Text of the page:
Wednesday, January 31, 2018

Actor Val Kilmer Appearing at Funny Bone on Feb. 22

Will introduce film version of his one-man play about Mark Twain.

Posted By on Wed, Jan 31, 2018 at 6:40 PM

Actor, writer and director, Val Kilmer, known for his roles in "Top Gun" and "The Doors," will appear at Richmond Funny Bone on Thursday, Feb. 22 to introduce the film "Cinema Twain" -- which is a recording of his one-man play about Mark Twain ("Citizen Twain").

Tickets start at $30 and will include a Q&A with Kilmer as well a chance to meet the actor for VIP ticket holders. Go here for more. The show is ages 21 and over.

Kilmer is recovering from throat cancer and not long ago appeared in a haunting music video for the electronic artist Oneohtrix that was shot by Richmond filmmaker Rick Alverson.

From the Funny Bone website:

A master of reinvention, Kilmer transforms himself into the “First American,” Mark Twain, in a comedic and moving performance that is both contemporary and reflective. The piece is based on the life of the man, Samuel Clemens, and of course his writings as Mark Twain. From his thoughts on politics (including his famous disdain for the U.S. Congress), to his family and ultimately his faith and God, Twain spins a series of yarns with his timeless satire and incomparable wit.

Mr. Kilmer will introduce the 90-minute film and conduct a question and answer period with the audience following the screening. VIP ticket holders will have an opportunity to meet Val, chat, and take photos after the Q&A.

Val Kilmer wrote, produced, directed and starred in "Citizen Twain" a one-man play about Mark Twain as well as "Cinema Twain" the film of the play.

Preview: Remembering 1968: A Tribute to MLK, Jr. Feb. 3 - 4

Narrators Mayor Stoney, Kelli Lemon, Gary Flowers joining Richmond Symphony at Carpenter Theatre.

Posted By on Wed, Jan 31, 2018 at 12:50 PM

His holiday may have passed, but Martin Luther King, Jr. is always worthy of celebration. This weekend, the Richmond Symphony will be presenting Remembering 1968: A Tribute to MLK, Jr - A Reflection on the Civil Rights Movement through Inspirational Music at the Carpenter Theatre with shows on Saturday, Feb. 3 and Sunday, Feb. 4.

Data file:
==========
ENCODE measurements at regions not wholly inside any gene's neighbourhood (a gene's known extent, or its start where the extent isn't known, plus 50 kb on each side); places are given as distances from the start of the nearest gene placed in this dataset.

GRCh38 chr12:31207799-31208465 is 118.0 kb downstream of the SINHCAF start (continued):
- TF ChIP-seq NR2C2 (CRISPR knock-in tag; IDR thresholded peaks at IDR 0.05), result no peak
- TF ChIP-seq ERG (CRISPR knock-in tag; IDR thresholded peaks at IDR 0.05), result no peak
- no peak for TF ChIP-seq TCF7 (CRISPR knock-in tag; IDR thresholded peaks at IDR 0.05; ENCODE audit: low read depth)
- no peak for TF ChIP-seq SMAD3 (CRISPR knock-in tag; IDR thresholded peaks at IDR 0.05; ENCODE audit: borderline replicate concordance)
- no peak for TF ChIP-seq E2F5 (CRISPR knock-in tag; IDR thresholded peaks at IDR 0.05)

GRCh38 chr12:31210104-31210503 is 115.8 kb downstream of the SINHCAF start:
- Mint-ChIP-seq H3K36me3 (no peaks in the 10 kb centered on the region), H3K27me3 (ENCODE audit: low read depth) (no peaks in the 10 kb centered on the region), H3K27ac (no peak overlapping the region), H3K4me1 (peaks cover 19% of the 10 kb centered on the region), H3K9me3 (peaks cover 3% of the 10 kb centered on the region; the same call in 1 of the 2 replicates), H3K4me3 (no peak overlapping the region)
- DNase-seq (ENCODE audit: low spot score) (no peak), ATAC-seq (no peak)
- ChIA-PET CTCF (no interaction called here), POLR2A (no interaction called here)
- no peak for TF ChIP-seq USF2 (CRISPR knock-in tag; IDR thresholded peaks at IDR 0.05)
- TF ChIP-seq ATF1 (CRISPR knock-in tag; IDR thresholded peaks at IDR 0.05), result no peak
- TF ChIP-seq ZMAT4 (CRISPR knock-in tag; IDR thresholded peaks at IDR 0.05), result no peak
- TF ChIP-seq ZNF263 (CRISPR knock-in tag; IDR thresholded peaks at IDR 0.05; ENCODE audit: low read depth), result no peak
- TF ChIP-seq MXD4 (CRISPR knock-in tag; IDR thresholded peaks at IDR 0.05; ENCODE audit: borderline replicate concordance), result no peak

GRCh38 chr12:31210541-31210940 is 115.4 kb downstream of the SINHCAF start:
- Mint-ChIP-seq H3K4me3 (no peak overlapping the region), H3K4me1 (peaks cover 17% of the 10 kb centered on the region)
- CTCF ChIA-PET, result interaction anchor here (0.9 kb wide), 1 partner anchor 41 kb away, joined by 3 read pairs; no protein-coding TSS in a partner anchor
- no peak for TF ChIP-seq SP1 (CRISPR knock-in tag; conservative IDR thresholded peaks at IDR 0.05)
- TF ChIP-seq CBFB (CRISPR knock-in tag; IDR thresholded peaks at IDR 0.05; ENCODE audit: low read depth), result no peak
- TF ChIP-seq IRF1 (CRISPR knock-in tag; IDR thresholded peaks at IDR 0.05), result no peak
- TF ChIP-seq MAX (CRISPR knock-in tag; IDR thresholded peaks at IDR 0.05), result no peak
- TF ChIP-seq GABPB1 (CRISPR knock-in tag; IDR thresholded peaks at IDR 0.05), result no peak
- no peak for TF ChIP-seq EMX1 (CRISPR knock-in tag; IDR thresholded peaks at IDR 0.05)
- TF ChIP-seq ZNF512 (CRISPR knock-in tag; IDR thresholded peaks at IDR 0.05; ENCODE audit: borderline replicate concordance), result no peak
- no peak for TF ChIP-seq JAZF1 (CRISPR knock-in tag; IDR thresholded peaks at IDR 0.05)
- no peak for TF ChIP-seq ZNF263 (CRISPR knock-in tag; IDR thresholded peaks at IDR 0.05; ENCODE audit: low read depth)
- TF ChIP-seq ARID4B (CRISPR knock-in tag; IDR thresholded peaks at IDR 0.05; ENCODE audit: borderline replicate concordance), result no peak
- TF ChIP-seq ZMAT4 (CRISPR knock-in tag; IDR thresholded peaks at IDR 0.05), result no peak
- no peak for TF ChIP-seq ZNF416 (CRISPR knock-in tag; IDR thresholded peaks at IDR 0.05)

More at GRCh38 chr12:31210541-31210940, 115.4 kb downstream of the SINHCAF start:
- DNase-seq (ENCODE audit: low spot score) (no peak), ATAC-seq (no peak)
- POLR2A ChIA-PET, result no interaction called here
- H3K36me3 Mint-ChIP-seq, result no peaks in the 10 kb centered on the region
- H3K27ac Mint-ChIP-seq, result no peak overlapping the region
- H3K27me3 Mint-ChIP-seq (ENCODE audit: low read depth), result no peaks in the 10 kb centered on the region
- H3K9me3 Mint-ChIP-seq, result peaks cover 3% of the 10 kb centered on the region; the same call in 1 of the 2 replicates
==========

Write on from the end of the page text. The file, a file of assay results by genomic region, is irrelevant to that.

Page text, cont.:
This special concert from the Altria Masterworks series will feature guest narrators to guide the audience through each piece, including: Mayor Levar Stoney on Saturday, Feb. 3 at 8 p.m., Kelli Lemon (host of Coffee with Strangers), and Gary L. Flowers (The Gary Flowers Show) on Sunday, Feb. 4 at 3 p.m.

Tickets are on sale now, visit www.richmondsymphony.com for more details.

The Richmond Symphony also recently announced its 61st season for 2018-2019 which includes among the highlights: An opening night concert featuring world-renowned pianist Lang Lang performing Mozart and Berlioz on Sept. 21; Brahms' Requiem with the Richmond Symphony Chorus on Nov. 10 and 11; a season long collaboration with the University of Richmond as part of its Tucker-Boatwright Festival of Literature and the Arts, culminating with a two-night Masterworks program on April 13 and 14, 2019 at the Dominion Energy Center for the Performing Arts. For more, visit their website.

Here's more info from the press release on the MLK concerts:

Jan. 22, 2018 – Richmond Virginia - Music Director Steven Smith will lead the Richmond Symphony in Remembering 1968: A Tribute to MLK, Jr. featuring prominent guest soloists and a combined choir with voices from Longwood University, Norfolk State University, the Richmond Symphony Chorus, Virginia Commonwealth University, Virginia State University, and Virginia Union University and special guest vocalists: Bahati Barton (soprano), Kendall Gladen (mezzo-soprano), Colin Eaton (tenor), and Robert Cantrell (bass-baritone). The combined choir includes the same line-up of university combined choir of voices from the Richmond Symphony Chorus and members of university choirs from across Virginia.

The program will be held on Saturday, Feb. 3 at 8 p.m. and Sunday, Feb. 4 at 3 p.m. in the Carpenter Theatre at Dominion Energy Center for the Performing Arts. Join us for a concert celebrating unity and peace, and be moved by inspirational words and music.